Companies trust the software updates they get, I pointed out. Is it up to firms to protect themselves or software companies to put ironclad protection around their applications? “It is it’s absolutely the vendors responsibility,” Terry said. “It’s very difficult [for firms] to protect.

“I’ll give you a real example. We did a penetration test years ago on a company that that public security. And we actually got access to their development server. Which allowed us to if we wanted to change their code. There were no checks or monitoring in place. And that’s the problem we see a lot with companies right now: They think they have a firewall and antivirus and they’re safe. But the problem is once the hackers get past that traditional security they have no internal detection processes in place to detect that there’s a hacker actually in the environment. So that’s where the big challenge is right now, there has to be a detection and response plan built-in.”

Our talk then turned to the data theft by a Desjardins credit union employee of personal information on almost 10 million current and former customers. Thanks to a report from the Privacy Commissioner of Canada this week, we got a lot of details. Briefly, the credit union kept data on customers in two databases. And both of them were off-limits to this employee. But company policy allowed one database to be copied by the marketing department for its use, I guess, presumably so it could develop financial products for companies, the marketing department’s copy of the data was supposed to be held in a restricted folder. It wasn’t. So the rogue employee was able to copy the data onto a USB stick and walk out of the office with it. Police are still investigating. But the report reveals all sorts of interesting facts. First, the credit union had lots of security policies. But some of them were ignored, like not making sure that data was restricted.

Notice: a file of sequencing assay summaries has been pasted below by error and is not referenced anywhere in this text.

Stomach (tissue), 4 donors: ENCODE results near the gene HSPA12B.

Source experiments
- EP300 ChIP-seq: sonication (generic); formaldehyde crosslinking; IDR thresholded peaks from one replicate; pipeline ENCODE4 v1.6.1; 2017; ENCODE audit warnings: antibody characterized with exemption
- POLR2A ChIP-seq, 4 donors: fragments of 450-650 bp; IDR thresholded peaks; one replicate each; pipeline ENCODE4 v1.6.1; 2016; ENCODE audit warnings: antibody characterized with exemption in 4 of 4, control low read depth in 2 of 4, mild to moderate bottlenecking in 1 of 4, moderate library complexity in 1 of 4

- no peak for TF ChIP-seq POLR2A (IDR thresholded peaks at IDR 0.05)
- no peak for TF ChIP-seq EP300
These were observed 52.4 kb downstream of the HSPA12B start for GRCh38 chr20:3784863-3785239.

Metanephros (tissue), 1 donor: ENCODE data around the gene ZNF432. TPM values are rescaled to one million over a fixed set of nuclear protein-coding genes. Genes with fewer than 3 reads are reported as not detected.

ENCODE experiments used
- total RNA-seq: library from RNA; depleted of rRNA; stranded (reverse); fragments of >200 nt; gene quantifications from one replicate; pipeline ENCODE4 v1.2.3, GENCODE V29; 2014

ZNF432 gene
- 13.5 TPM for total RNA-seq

“I think that this is happening to a lot of companies,” Terry said. “They have these policies and procedures that the older employees are going to sign and then tuck it away in their drawer and forgot that they signed it years ago. But a lot of times, they don’t have the technology in place to enforce what they just signed. So we see this happen very often where the data is supposed to be kept in a secret location, which the other employees don’t have access to. But then they save the data to a common folder, which the whole company can see.”

I asked him about the value of data loss protection applications, which Desjardins was in the process of implementing. “We’ve seen it at the at some of the big four [Canadian banks]. The moment you try to print out documentation or data, research papers, or whatever it is, you’re blocked or monitored the whole time. We’ve even seen companies where somebody tried to steal all their data and actually keeps a log of every file they copied. So this way for doing the investigation, we’ll be able to see what files were copied to what USB device because there’ll be a signature in the registry of Windows, and it’ll tell you where that key was, or what key was used.”

To hear our full conversation play the podcast by clicking on the arrow at the top.

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Jim Love, Chief Content Officer, IT World Canada
Howard Solomon
Howard Solomon
Currently a freelance writer, I'm the former editor of and Computing Canada. An IT journalist since 1997, I've written for several of ITWC's sister publications including and Computer Dealer News. Before that I was a staff reporter at the Calgary Herald and the Brampton (Ont.) Daily Times. I can be reached at hsolomon [@]